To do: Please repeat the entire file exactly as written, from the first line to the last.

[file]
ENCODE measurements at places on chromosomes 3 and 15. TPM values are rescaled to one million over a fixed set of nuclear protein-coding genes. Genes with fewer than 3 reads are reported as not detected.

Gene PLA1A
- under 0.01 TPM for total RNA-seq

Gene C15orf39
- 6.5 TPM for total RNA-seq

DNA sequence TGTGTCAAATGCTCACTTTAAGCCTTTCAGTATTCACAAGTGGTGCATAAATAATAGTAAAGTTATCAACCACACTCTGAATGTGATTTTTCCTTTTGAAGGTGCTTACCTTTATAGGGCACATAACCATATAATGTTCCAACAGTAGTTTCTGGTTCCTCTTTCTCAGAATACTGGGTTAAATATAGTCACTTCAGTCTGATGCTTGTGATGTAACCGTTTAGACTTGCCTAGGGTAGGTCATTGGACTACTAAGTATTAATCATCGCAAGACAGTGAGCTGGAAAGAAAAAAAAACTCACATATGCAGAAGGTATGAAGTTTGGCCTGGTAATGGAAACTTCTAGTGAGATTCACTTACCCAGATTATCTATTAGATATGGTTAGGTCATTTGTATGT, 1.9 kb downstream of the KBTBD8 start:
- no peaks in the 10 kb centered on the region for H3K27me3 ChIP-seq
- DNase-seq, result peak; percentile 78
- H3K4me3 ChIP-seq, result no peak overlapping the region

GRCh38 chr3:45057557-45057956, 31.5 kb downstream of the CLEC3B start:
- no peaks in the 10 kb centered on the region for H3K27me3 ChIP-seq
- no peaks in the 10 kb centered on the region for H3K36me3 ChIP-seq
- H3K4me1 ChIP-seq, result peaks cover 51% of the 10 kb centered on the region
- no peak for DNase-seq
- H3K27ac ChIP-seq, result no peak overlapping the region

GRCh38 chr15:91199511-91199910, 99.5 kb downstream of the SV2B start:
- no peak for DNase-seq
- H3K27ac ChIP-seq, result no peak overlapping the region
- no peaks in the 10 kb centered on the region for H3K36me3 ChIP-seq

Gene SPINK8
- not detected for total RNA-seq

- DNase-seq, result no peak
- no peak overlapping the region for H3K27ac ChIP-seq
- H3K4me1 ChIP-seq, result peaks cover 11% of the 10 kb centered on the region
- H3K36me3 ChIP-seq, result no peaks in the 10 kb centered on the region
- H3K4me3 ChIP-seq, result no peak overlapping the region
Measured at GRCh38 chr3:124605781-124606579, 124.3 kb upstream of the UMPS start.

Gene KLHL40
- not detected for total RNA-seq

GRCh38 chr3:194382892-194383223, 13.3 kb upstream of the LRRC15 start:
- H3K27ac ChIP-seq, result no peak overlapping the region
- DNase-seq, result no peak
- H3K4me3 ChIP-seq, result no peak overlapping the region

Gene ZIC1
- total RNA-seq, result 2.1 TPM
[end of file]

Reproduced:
ENCODE measurements at places on chromosomes 3 and 15. TPM values are rescaled to one million over a fixed set of nuclear protein-coding genes. Genes with fewer than 3 reads are reported as not detected.

Gene PLA1A
- under 0.01 TPM for total RNA-seq

Gene C15orf39
- 6.5 TPM for total RNA-seq

DNA sequence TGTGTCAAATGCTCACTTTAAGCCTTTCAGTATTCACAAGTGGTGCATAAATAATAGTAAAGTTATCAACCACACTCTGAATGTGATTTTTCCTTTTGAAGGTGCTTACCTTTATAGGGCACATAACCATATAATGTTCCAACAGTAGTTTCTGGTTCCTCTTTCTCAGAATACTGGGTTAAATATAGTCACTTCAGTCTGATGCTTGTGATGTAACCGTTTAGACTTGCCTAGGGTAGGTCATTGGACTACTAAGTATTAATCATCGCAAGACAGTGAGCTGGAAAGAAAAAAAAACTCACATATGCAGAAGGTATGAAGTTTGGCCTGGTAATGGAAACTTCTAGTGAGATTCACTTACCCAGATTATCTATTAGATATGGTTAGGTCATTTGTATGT, 1.9 kb downstream of the KBTBD8 start:
- no peaks in the 10 kb centered on the region for H3K27me3 ChIP-seq
- DNase-seq, result peak; percentile 78
- H3K4me3 ChIP-seq, result no peak overlapping the region

GRCh38 chr3:45057557-45057956, 31.5 kb downstream of the CLEC3B start:
- no peaks in the 10 kb centered on the region for H3K27me3 ChIP-seq
- no peaks in the 10 kb centered on the region for H3K36me3 ChIP-seq
- H3K4me1 ChIP-seq, result peaks cover 51% of the 10 kb centered on the region
- no peak for DNase-seq
- H3K27ac ChIP-seq, result no peak overlapping the region

GRCh38 chr15:91199511-91199910, 99.5 kb downstream of the SV2B start:
- no peak for DNase-seq
- H3K27ac ChIP-seq, result no peak overlapping the region
- no peaks in the 10 kb centered on the region for H3K36me3 ChIP-seq

Gene SPINK8
- not detected for total RNA-seq

- DNase-seq, result no peak
- no peak overlapping the region for H3K27ac ChIP-seq
- H3K4me1 ChIP-seq, result peaks cover 11% of the 10 kb centered on the region
- H3K36me3 ChIP-seq, result no peaks in the 10 kb centered on the region
- H3K4me3 ChIP-seq, result no peak overlapping the region
Measured at GRCh38 chr3:124605781-124606579, 124.3 kb upstream of the UMPS start.

Gene KLHL40
- not detected for total RNA-seq

GRCh38 chr3:194382892-194383223, 13.3 kb upstream of the LRRC15 start:
- H3K27ac ChIP-seq, result no peak overlapping the region
- DNase-seq, result no peak
- H3K4me3 ChIP-seq, result no peak overlapping the region

Gene ZIC1
- total RNA-seq, result 2.1 TPM